If you have been charged with possession of drugs in the state of Florida, you are likely aware you could potentially be in very serious trouble. Drug possession is an offense by a person who did not manufacture, distribute, or sell a controlled substance, only held the substance for personal use. Possession of most controlled substances under Florida laws may be charged as a third degree felony, although the laws allow a first degree misdemeanor charge for simple possession of marijuana in an amount of less than twenty grams.
A Florida prosecutor must clearly establish the elements of drug possession which include:
- Whether the accused had actual knowledge of the drug;
- Whether the seized material is actually a controlled substance under Florida law;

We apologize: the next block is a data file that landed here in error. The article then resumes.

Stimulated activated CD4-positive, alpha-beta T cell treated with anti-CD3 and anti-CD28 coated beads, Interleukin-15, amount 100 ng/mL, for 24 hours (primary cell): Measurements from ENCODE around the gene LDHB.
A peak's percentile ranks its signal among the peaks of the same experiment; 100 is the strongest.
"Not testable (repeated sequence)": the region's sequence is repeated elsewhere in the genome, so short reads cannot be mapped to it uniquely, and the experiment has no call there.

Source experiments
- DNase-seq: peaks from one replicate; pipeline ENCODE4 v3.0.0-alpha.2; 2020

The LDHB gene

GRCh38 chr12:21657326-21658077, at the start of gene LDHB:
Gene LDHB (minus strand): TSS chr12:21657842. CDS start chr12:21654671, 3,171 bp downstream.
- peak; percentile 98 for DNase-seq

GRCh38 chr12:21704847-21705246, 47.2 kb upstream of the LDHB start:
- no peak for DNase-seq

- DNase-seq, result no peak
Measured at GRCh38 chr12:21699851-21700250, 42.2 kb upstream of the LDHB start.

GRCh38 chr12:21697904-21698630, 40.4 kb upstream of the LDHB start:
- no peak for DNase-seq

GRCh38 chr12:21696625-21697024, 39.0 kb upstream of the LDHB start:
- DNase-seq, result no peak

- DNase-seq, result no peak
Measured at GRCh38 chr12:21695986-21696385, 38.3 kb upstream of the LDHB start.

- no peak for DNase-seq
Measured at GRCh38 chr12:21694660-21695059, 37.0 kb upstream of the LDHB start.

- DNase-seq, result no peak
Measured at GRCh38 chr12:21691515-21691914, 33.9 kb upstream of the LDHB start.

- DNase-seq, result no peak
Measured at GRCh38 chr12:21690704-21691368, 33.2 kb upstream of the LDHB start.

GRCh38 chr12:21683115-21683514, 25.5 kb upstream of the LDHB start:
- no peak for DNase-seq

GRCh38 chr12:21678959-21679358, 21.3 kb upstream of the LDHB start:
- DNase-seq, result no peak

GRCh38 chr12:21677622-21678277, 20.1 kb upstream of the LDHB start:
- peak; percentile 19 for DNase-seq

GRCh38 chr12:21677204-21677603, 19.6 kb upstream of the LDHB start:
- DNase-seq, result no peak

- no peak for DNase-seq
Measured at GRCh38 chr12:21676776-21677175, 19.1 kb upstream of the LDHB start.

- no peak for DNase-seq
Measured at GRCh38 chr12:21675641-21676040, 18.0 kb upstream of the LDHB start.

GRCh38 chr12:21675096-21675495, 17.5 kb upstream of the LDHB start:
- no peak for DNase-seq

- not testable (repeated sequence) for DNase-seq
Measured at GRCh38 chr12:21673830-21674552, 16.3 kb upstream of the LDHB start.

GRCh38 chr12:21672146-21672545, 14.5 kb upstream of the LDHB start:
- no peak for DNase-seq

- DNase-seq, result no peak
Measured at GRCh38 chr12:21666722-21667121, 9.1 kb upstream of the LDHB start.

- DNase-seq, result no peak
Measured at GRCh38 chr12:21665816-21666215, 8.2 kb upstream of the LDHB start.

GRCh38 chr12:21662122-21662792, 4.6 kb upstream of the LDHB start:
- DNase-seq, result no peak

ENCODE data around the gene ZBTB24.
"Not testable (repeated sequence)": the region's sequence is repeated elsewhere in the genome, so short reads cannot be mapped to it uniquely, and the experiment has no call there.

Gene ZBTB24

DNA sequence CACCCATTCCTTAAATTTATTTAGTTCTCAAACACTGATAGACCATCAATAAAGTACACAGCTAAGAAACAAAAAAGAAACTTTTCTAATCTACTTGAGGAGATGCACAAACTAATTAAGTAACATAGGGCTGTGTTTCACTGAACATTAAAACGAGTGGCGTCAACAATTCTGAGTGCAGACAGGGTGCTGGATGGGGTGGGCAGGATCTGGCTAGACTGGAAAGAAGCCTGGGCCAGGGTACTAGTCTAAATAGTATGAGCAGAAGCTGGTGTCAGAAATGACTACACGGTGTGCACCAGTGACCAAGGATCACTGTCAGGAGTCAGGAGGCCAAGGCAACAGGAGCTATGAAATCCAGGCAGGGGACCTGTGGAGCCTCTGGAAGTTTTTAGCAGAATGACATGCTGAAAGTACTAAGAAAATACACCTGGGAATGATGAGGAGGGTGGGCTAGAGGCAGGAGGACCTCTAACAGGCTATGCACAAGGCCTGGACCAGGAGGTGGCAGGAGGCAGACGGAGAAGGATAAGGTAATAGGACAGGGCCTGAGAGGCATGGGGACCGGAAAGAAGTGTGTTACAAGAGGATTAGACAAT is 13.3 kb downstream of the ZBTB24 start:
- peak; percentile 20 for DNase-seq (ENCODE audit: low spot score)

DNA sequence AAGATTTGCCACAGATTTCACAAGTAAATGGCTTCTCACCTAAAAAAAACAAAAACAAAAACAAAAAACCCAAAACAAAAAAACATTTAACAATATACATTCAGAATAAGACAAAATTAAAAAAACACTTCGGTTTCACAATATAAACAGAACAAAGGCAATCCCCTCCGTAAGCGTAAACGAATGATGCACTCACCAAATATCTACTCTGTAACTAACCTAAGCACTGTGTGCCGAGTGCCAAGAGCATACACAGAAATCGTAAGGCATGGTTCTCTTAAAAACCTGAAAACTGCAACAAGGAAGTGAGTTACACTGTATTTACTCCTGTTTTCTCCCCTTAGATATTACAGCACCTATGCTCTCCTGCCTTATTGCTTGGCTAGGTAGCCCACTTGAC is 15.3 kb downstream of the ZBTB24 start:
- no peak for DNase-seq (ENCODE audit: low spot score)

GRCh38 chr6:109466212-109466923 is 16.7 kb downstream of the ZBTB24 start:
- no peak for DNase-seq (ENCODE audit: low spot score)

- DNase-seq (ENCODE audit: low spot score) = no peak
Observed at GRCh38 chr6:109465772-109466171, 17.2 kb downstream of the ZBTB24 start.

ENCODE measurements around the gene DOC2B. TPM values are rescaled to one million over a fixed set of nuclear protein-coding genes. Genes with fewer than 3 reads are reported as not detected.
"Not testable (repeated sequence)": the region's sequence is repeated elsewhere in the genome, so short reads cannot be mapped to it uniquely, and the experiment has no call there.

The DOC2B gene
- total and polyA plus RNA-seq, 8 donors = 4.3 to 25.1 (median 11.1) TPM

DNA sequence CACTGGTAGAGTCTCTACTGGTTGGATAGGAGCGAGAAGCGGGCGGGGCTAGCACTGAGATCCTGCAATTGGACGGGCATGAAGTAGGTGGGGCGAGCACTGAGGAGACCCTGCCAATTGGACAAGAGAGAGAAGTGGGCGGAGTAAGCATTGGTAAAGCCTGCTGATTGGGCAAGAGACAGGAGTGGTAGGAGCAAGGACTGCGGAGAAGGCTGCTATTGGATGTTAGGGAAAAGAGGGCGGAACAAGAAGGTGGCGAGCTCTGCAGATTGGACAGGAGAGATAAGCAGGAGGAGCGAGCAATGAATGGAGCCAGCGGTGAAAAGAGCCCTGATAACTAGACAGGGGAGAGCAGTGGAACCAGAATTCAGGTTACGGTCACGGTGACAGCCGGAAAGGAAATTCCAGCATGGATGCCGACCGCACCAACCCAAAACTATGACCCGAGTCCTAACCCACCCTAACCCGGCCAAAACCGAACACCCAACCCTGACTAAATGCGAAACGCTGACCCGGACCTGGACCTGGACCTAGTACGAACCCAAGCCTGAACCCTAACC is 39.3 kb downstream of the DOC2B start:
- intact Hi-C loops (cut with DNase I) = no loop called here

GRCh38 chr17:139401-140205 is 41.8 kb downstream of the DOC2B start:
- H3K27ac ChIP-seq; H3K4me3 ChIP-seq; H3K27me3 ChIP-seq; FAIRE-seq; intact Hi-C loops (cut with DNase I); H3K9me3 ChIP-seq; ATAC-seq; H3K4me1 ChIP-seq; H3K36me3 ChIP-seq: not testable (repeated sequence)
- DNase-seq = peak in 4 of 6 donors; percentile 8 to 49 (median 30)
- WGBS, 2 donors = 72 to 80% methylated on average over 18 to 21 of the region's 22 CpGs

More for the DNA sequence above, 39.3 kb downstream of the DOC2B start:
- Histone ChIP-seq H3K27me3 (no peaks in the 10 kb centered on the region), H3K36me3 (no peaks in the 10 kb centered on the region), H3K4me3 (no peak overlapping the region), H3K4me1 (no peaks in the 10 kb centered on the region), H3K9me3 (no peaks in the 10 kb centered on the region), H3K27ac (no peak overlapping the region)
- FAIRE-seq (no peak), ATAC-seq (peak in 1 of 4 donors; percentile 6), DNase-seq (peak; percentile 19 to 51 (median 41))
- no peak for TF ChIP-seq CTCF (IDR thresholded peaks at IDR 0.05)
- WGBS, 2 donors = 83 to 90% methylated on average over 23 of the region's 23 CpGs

- Whether the accused actually had control of the drug, and
- In the case of possession with intent to sell, whether all elements of possession were present as well as whether there is proof of the accused’s intent to sell.
It must be shown that the accused exercised a great degree of care, custody, control or management of the drug in order to be charged with possession. Since many drug arrests in the state of Florida involve
finding drugs in a home or car, it may not be entirely clear who actually possessed or controlled the drugs. The charged person must have full knowledge of possession—if the person is unaware of the drugs, there has been no crime committed. Imagine a person who borrowed a friend’s vehicle, then was pulled over and charged with possession when oxycodone is found in the glove box. The specific charge will be dependent on the type of controlled substance involved in the crime and how much of the substance is at issue.